Australian Defence Force, Australia
The Australian King’s Cup crew in 2019 is open to all services, has generated significant numbers of competitive athletes and will be the first time a combined service crew has competed in an international rowing event.
Below the Chief of Defence Staff with the formal invitation to race at The King’s Cup, the map of the Henley Royal Regatta course and the record of the Australian winning crew that raced in 1919. To his right is the 1919 King’s Cup won in the Royal Henley Peace Regatta and behind him the Devanha Oars and the Ascot Boat used during the landings at Gallipoli at the Gallipoli Exhibition, the Australian War Memorial, Canberra.
General Angus J. Campbell, AO, DSC, Chief of the Defence Force
The Australian crew represents the modern Australian Defence Force, with men and women drawn from all ranks and all services – full time and reservists. Medics to Engineers, veterans from recent conflicts and new recruits who have just started their military careers from across Australia, are brought together in the Australian crew united by their love of the sport. They are all conscious that the last time an Australian military crew raced at Henley, they brought back a rather special cup. That cup is now the perennial prize for the Australian Interstate Men’s Champions of Australia.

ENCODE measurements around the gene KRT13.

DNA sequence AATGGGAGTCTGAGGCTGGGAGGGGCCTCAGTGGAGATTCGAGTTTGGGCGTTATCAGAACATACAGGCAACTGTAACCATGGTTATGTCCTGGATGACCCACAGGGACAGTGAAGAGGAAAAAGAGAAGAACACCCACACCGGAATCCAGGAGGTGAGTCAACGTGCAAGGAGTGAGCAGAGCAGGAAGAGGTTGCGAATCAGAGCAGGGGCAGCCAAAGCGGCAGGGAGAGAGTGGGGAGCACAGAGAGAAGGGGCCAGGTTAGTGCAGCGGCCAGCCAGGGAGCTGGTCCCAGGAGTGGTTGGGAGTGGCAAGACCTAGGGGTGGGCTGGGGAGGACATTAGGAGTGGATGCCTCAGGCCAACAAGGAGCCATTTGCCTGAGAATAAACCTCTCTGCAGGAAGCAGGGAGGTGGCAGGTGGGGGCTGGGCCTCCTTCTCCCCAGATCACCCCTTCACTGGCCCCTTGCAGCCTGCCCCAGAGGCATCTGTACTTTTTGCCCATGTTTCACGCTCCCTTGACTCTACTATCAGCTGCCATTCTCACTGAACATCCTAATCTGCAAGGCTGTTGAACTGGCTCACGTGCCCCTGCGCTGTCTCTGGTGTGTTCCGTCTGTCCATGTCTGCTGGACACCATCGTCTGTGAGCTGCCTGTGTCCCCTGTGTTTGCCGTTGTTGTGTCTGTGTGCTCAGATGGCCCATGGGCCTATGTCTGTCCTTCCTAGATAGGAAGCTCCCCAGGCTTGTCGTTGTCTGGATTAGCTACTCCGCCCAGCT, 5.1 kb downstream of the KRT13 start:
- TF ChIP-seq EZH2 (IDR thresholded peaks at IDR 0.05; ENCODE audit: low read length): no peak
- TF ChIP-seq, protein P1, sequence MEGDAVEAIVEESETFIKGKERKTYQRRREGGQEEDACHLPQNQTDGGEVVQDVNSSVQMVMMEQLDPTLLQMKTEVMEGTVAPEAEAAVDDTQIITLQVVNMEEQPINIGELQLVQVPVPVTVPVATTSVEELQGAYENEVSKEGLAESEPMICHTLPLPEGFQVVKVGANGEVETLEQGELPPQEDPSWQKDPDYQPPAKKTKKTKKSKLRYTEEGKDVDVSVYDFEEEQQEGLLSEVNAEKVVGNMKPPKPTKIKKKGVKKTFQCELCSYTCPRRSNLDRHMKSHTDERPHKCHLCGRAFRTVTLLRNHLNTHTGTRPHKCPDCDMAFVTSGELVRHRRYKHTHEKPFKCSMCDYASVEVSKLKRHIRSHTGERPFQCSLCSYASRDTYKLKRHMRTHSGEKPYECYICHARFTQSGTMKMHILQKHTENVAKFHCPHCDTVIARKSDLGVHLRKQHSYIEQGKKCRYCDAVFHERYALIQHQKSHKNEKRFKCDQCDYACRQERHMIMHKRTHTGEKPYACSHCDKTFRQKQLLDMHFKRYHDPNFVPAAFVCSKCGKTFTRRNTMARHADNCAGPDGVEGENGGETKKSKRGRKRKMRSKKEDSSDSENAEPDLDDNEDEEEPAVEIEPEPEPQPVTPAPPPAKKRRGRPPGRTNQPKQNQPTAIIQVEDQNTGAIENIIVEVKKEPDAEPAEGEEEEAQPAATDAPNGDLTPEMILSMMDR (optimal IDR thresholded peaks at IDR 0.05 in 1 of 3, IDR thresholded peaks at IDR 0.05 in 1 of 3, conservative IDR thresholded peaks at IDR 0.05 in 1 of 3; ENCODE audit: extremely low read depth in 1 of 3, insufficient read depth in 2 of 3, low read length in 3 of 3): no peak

Click here to see the organising crew for Australia.
Lieutenant Colonel Selina Rowland CSM hails from Hamilton, Victoria and is Team Captain for Australia. Selina’s passion for rowing began when her father taught her to row on Lake Hamilton and she rowed at school in Ballarat. Selina has represented the Australian Defence Force in rowing since she was Captain of Boats as a cadet at the Royal Military College Duntroon. Selina has also won titles at the Australian Masters Rowing Championships and at 48 years old is the most senior military athlete racing in the King’s Cup. Her career highlights include leading soldiers on operations, mentoring cadets at the RMC Duntroon, and commanding the 39th Operational Support Battalion. She has deployed to the Middle East, the Solomon Islands, Iraq, Kosovo, and East Timor.